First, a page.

ETYM Italian, from Latin oratorius belonging to praying. Related to Orator, Oratory.
1. A more or less dramatic text or poem, founded on some religious narrative, elaborately set to music, in recitative, arias, grand choruses, etc., to be sung with an orchestral accompaniment, but without action, scenery, or costume.
2. Performance or rendering of such a composition.
Dramatic, non-scenic musical setting of religious texts, scored for orchestra, chorus, and solo voices. Its origins lie in the Laude spirituali performed by St Philip Neri’s Oratory in Rome in the 16th century, followed by the first definitive oratorio in the 17th century by Cavalieri. The form reached perfection in such works as J S Bach’s Christmas Oratorio, and Handel’s Messiah.
The term is sometimes applied to secular music drama in which there is little or no stage action, as in Stravinsky’s Oedipus Rex 1926–27 and Messiaen’s St François d’Assise 1975–83. In the earliest oratorios there was often an element of ritual and spatial dramatization, and Bach himself introduced audience participation with the chorales of his St Matthew Passion. In 1993 Jonathan Miller reintroduced simple actions to a London performance of Bach’s St John Passion with telling effect.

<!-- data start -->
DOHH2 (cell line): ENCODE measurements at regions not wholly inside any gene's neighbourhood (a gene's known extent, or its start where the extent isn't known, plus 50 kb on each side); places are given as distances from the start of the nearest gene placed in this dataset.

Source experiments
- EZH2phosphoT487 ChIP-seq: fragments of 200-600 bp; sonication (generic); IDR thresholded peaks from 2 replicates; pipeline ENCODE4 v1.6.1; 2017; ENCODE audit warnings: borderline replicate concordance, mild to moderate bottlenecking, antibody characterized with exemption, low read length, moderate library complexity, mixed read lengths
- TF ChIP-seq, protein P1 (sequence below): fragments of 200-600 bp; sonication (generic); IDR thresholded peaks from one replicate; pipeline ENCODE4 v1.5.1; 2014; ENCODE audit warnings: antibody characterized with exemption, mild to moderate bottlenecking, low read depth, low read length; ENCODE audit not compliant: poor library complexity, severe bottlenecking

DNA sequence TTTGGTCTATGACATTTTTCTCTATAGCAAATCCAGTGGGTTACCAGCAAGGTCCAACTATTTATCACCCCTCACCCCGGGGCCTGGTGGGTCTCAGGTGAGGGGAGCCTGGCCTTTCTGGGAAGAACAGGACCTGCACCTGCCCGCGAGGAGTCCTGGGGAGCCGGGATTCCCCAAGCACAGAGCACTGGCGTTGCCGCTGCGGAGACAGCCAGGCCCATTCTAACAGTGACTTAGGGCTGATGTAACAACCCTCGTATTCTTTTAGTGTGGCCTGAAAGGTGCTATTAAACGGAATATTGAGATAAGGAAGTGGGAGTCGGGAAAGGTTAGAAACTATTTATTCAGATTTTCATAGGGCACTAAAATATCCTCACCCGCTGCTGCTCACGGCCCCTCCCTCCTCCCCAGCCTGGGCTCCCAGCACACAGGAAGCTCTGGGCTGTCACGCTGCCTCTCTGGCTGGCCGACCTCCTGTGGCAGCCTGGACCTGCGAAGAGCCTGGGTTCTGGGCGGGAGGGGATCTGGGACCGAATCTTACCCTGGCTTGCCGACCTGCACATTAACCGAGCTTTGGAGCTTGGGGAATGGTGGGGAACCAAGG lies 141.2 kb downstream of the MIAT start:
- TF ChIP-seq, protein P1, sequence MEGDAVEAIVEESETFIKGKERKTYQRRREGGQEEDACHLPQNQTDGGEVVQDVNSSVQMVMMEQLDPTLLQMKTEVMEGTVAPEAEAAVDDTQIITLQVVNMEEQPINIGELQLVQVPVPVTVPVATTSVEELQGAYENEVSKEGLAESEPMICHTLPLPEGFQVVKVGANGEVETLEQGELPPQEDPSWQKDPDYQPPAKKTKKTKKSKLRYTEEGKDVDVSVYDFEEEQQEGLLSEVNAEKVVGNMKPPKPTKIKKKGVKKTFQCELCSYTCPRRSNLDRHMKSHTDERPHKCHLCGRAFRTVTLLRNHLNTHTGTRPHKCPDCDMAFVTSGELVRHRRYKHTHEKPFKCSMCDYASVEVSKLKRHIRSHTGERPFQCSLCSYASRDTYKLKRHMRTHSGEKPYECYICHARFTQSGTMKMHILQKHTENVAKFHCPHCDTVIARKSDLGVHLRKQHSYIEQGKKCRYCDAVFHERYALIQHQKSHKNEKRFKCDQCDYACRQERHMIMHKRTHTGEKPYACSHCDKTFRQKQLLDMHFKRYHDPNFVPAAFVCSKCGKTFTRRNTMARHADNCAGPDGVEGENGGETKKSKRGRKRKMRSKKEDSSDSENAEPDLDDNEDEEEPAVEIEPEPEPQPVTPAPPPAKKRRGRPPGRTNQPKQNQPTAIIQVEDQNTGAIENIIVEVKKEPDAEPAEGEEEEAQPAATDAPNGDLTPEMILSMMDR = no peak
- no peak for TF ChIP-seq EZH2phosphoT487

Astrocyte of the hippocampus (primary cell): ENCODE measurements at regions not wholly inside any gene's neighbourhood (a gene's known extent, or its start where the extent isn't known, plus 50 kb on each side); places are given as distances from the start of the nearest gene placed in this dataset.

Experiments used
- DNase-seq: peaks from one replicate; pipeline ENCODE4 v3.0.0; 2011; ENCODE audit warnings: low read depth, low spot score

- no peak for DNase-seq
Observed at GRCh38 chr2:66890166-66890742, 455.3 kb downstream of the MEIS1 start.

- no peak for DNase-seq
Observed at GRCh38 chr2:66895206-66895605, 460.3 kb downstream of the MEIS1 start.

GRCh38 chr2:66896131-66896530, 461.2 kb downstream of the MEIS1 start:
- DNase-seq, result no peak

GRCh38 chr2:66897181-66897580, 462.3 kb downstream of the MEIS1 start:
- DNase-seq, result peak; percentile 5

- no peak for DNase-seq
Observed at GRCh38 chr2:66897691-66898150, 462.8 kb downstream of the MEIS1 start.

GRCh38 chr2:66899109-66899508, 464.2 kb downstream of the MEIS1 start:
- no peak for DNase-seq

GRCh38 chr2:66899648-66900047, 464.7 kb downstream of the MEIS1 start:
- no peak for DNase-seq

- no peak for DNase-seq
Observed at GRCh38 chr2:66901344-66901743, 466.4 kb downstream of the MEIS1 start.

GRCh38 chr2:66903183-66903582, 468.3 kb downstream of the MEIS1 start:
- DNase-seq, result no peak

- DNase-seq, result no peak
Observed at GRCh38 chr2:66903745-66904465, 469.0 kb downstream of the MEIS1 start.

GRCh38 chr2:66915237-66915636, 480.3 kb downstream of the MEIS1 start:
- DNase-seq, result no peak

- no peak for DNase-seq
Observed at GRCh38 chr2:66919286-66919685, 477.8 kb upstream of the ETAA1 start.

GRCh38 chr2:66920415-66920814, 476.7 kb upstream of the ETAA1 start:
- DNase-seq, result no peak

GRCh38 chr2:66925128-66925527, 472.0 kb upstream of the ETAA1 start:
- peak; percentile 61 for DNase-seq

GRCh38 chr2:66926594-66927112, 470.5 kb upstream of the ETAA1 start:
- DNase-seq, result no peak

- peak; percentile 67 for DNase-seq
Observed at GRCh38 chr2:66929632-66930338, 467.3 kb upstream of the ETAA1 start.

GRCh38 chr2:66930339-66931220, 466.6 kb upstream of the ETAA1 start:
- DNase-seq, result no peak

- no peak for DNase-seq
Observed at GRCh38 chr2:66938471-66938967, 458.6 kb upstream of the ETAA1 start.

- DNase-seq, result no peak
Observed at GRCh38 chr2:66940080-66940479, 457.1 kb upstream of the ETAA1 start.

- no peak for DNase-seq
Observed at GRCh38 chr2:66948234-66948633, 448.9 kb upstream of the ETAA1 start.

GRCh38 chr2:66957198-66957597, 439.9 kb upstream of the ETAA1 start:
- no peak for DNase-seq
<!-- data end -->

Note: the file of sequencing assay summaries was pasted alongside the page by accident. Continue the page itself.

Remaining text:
1. Soba za molitvu, bogomolja;
2. muz. Vrsta muzičke drame sa ozbiljnom sadržinom (obično iz Biblije), koja se ne prikazuje igrom, nego se samo muzički izvodi. (lat.)